We will see how this changes the strategies. Hopefully, we will get some more opinions on this issue soon.


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Florida Homeowners Insurance Claims and Litigation Handbook

Florida Homeowners Insurance Claims and Litigation Handbook

Florida Homeowners Insurance Claims and Litigation Handbook and Litigation Data Reports:

Before we go on, if you are in the Florida homeowners insurance claims industry and are looking for a guide with the key cases, strategies, laws, attorneys, and adjusters, or if you’re looking for Florida litigation data reports, please visit this page to learn more about our Florida Homeowners Insurance Claims and Litigation Handbook.


Here is a full copy of the order:

Download (PDF, 51KB)

 

The Death of the Concurrent Cause Doctrine in Florida Homeowners Insurance Claims under Sebo v. American Home Assurance

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In a monumental September 18, 2013 holding, Florida’s Second DCA in Sebo v. American Home Assurance ruled that there should have never been a concurrent cause doctrine in Florida, and that the other DCAs have been mistaken for years.  Here is the full opinion:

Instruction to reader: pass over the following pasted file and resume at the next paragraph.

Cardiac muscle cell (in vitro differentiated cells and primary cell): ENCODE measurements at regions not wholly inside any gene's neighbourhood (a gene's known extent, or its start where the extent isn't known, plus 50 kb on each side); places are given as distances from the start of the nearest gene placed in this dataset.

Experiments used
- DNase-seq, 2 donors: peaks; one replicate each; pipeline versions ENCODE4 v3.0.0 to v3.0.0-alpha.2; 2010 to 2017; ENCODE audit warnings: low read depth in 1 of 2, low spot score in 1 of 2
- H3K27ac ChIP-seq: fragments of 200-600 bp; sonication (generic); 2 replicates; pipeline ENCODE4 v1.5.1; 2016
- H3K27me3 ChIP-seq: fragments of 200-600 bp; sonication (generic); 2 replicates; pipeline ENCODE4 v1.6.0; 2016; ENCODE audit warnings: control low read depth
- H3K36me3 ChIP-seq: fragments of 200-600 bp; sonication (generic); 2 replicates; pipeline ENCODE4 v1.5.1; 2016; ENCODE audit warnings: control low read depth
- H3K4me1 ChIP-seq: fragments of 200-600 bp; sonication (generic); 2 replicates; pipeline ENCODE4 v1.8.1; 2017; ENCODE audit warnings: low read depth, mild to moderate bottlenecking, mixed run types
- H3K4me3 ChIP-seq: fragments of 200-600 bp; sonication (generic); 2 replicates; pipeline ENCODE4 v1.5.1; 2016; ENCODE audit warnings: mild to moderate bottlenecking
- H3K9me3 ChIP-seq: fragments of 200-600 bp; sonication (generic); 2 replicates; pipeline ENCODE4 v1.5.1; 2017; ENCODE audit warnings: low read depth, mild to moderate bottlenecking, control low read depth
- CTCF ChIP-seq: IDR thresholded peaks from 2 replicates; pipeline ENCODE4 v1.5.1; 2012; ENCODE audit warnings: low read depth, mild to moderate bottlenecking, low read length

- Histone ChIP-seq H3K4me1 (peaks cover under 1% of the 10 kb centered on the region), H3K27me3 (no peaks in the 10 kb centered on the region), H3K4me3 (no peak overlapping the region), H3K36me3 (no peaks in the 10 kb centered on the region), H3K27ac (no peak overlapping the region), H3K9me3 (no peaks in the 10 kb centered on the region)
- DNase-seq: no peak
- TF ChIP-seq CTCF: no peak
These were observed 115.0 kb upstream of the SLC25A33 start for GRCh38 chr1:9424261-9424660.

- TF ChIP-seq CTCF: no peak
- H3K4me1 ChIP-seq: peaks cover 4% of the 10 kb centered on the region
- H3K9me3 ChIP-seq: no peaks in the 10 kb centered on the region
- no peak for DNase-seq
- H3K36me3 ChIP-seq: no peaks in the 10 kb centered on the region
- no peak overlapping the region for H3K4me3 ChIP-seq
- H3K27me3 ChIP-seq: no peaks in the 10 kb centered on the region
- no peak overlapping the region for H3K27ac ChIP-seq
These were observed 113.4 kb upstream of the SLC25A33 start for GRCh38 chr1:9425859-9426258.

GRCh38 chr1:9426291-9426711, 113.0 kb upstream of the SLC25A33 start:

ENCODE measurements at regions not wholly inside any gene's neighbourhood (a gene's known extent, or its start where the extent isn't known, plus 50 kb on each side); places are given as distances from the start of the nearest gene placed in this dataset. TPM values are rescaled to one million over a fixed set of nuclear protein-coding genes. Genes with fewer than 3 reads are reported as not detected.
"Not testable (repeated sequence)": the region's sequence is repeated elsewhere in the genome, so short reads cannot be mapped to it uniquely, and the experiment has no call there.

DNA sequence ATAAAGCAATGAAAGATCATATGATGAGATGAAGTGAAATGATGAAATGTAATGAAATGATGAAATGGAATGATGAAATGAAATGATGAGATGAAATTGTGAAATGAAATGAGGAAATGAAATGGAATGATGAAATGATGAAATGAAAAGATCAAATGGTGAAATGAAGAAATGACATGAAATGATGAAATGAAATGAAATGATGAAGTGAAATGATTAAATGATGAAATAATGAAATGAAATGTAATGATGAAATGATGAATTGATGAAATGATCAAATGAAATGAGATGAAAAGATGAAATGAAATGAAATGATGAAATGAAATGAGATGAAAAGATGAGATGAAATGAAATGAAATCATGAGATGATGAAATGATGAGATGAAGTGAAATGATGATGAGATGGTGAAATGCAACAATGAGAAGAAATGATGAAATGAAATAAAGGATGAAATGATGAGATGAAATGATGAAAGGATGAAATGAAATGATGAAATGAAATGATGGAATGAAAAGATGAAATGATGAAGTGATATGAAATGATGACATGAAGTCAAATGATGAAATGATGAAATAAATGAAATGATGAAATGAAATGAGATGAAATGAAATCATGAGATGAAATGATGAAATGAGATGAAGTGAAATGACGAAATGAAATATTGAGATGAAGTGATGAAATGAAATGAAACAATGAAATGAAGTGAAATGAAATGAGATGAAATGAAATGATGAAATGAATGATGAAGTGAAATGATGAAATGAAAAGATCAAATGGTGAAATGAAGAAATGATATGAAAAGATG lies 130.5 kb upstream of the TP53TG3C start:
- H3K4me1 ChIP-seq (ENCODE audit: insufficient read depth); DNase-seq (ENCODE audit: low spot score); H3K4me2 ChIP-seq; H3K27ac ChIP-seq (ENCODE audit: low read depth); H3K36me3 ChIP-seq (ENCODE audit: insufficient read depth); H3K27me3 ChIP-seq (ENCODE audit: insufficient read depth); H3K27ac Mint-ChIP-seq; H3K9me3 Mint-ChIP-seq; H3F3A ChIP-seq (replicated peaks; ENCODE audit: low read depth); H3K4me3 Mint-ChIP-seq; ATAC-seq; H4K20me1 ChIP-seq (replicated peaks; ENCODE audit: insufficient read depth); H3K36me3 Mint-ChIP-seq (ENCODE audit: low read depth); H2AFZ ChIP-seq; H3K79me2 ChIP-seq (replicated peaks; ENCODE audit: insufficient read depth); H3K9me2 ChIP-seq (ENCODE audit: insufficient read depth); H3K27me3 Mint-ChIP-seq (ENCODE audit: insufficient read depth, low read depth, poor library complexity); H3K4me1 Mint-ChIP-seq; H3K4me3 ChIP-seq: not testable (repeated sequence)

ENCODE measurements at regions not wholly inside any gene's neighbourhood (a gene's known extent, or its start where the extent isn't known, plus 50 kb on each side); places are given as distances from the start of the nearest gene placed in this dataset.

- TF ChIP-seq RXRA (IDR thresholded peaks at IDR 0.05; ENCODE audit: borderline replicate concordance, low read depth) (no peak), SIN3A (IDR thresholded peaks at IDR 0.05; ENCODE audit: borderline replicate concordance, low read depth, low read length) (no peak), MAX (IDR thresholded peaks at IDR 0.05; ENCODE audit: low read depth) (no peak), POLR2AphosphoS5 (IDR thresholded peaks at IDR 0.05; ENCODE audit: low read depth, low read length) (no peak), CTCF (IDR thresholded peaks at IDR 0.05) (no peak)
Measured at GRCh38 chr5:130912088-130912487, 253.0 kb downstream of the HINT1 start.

Download (PDF, 58KB)

As background, many cases involve damage being caused by a combination of excluded and covered perils.  For years, when this occurred, courts would look at the facts and the policy to determine if the combination was dependent or independent of each other and whether the policy terms disposed of the concurrent cause doctrine.  If courts determined that the causes were independent and the policy did not “write out” the concurrent cause doctrine, then it wouldn’t matter if the excluded peril caused 99% of the damage, the damage was still covered so long as the covered peril caused at least 1%.  If the causes were dependent or if the policy had an anti-concurrent cause clause, then the question would be which peril was the efficient proximate cause of the damage – the excluded peril or the covered peril.  (I think I got that right … ).

This gave lawyers and drafters a lot to think about, but the Second DCA says that those exercises were a waste of time.  In any cases involving an excluded and covered peril causing damage together, the efficient proximate cause doctrine should apply.  This not only marks a major swing in the law; it is also at least a major swing in this case. The jury awarded Sebo roughly $7.7M.

Here is the verdict form from the trial court:

Download (PDF, 109KB)

Here is a photograph of this unbelievably amazing house:

 photo from http://www.naplesnews.com/photos/2007/jul/01/38552/

There’s something to think about this weekend.  I am going to think about what this means for sinkhole claims.  Feel free to email me your thoughts.  I hope you have a good weekend.